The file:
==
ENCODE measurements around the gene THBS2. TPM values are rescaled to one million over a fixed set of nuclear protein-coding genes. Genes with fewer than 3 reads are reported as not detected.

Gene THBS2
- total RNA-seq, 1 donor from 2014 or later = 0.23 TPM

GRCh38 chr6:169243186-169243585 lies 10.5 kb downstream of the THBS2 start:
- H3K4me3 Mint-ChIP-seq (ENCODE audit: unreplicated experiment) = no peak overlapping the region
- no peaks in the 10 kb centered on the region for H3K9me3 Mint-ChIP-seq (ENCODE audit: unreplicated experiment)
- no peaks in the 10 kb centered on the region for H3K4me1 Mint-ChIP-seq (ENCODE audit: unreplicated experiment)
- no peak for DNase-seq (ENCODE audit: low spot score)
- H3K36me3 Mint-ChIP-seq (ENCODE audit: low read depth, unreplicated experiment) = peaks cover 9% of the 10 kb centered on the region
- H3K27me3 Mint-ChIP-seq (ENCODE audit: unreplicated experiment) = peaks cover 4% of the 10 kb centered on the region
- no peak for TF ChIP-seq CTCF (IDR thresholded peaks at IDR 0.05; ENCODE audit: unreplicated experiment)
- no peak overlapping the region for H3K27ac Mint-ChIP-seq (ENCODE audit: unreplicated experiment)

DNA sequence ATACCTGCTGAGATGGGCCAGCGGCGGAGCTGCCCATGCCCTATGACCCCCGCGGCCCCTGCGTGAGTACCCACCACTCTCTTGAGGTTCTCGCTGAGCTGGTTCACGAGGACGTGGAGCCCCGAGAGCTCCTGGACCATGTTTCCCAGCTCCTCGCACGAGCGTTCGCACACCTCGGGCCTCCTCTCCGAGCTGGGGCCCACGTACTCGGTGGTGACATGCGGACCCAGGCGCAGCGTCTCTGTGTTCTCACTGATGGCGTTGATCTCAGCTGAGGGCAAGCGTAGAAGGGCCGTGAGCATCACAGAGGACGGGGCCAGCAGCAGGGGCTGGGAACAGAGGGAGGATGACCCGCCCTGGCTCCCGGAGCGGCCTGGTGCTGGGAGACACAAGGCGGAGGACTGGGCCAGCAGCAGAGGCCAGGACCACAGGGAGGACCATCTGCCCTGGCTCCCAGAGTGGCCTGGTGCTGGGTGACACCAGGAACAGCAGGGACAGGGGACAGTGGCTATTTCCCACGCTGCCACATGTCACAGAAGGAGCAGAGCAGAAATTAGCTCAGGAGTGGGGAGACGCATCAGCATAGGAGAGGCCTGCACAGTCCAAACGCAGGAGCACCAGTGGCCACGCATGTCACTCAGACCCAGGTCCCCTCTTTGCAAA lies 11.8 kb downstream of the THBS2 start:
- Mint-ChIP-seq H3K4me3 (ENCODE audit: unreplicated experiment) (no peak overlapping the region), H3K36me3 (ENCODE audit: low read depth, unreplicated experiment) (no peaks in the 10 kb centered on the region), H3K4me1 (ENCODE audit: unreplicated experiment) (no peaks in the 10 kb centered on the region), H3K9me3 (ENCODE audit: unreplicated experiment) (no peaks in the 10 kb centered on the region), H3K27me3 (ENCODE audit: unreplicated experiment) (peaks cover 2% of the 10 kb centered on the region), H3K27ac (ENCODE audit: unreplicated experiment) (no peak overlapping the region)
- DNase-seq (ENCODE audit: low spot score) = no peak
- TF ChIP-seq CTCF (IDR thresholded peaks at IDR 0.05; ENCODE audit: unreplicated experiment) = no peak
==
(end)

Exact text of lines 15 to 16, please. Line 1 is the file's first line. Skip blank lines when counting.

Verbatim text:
- DNase-seq (ENCODE audit: low spot score) = no peak
- TF ChIP-seq CTCF (IDR thresholded peaks at IDR 0.05; ENCODE audit: unreplicated experiment) = no peak